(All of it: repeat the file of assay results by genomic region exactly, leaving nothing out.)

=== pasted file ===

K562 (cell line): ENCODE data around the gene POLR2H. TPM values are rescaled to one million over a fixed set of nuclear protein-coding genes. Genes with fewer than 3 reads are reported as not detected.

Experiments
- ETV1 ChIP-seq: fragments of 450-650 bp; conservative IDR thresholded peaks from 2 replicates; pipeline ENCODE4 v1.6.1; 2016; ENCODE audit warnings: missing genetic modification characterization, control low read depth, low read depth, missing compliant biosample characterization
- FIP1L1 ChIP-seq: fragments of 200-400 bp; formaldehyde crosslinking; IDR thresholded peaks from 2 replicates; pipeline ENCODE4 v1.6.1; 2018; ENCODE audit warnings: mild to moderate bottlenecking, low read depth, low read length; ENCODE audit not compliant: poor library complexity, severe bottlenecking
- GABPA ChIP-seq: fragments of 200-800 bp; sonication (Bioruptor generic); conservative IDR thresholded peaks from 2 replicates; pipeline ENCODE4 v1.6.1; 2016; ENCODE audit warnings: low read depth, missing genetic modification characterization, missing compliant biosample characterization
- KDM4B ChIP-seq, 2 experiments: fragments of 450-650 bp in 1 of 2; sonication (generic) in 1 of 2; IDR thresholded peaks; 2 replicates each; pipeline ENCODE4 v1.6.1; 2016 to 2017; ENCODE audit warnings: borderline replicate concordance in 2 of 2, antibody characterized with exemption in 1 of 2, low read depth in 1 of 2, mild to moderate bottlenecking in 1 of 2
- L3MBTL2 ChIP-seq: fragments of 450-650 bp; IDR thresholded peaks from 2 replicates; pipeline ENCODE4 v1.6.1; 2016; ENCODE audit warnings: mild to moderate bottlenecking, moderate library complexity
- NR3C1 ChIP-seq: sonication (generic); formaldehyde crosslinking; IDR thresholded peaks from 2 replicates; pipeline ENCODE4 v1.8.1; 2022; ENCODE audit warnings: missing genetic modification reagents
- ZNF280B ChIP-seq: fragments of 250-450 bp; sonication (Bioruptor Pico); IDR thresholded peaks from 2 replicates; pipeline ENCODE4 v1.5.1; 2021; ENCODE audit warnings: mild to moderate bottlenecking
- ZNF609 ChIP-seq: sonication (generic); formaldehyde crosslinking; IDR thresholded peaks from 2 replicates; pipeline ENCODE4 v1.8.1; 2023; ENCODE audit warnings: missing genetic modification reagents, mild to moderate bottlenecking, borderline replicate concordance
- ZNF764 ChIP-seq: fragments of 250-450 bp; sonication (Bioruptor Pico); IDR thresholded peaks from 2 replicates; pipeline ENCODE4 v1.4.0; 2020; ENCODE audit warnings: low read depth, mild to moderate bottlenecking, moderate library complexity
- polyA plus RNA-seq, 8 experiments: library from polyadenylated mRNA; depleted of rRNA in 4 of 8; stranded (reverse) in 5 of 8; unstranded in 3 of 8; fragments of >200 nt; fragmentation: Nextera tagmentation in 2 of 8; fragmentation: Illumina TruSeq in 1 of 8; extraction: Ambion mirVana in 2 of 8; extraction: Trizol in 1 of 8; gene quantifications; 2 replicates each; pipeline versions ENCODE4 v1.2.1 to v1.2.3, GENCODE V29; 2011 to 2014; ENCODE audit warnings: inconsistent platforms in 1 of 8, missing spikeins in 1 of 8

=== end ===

K562 (cell line): ENCODE data around the gene POLR2H. TPM values are rescaled to one million over a fixed set of nuclear protein-coding genes. Genes with fewer than 3 reads are reported as not detected.

Experiments
- ETV1 ChIP-seq: fragments of 450-650 bp; conservative IDR thresholded peaks from 2 replicates; pipeline ENCODE4 v1.6.1; 2016; ENCODE audit warnings: missing genetic modification characterization, control low read depth, low read depth, missing compliant biosample characterization
- FIP1L1 ChIP-seq: fragments of 200-400 bp; formaldehyde crosslinking; IDR thresholded peaks from 2 replicates; pipeline ENCODE4 v1.6.1; 2018; ENCODE audit warnings: mild to moderate bottlenecking, low read depth, low read length; ENCODE audit not compliant: poor library complexity, severe bottlenecking
- GABPA ChIP-seq: fragments of 200-800 bp; sonication (Bioruptor generic); conservative IDR thresholded peaks from 2 replicates; pipeline ENCODE4 v1.6.1; 2016; ENCODE audit warnings: low read depth, missing genetic modification characterization, missing compliant biosample characterization
- KDM4B ChIP-seq, 2 experiments: fragments of 450-650 bp in 1 of 2; sonication (generic) in 1 of 2; IDR thresholded peaks; 2 replicates each; pipeline ENCODE4 v1.6.1; 2016 to 2017; ENCODE audit warnings: borderline replicate concordance in 2 of 2, antibody characterized with exemption in 1 of 2, low read depth in 1 of 2, mild to moderate bottlenecking in 1 of 2
- L3MBTL2 ChIP-seq: fragments of 450-650 bp; IDR thresholded peaks from 2 replicates; pipeline ENCODE4 v1.6.1; 2016; ENCODE audit warnings: mild to moderate bottlenecking, moderate library complexity
- NR3C1 ChIP-seq: sonication (generic); formaldehyde crosslinking; IDR thresholded peaks from 2 replicates; pipeline ENCODE4 v1.8.1; 2022; ENCODE audit warnings: missing genetic modification reagents
- ZNF280B ChIP-seq: fragments of 250-450 bp; sonication (Bioruptor Pico); IDR thresholded peaks from 2 replicates; pipeline ENCODE4 v1.5.1; 2021; ENCODE audit warnings: mild to moderate bottlenecking
- ZNF609 ChIP-seq: sonication (generic); formaldehyde crosslinking; IDR thresholded peaks from 2 replicates; pipeline ENCODE4 v1.8.1; 2023; ENCODE audit warnings: missing genetic modification reagents, mild to moderate bottlenecking, borderline replicate concordance
- ZNF764 ChIP-seq: fragments of 250-450 bp; sonication (Bioruptor Pico); IDR thresholded peaks from 2 replicates; pipeline ENCODE4 v1.4.0; 2020; ENCODE audit warnings: low read depth, mild to moderate bottlenecking, moderate library complexity
- polyA plus RNA-seq, 8 experiments: library from polyadenylated mRNA; depleted of rRNA in 4 of 8; stranded (reverse) in 5 of 8; unstranded in 3 of 8; fragments of >200 nt; fragmentation: Nextera tagmentation in 2 of 8; fragmentation: Illumina TruSeq in 1 of 8; extraction: Ambion mirVana in 2 of 8; extraction: Trizol in 1 of 8; gene quantifications; 2 replicates each; pipeline versions ENCODE4 v1.2.1 to v1.2.3, GENCODE V29; 2011 to 2014; ENCODE audit warnings: inconsistent platforms in 1 of 8, missing spikeins in 1 of 8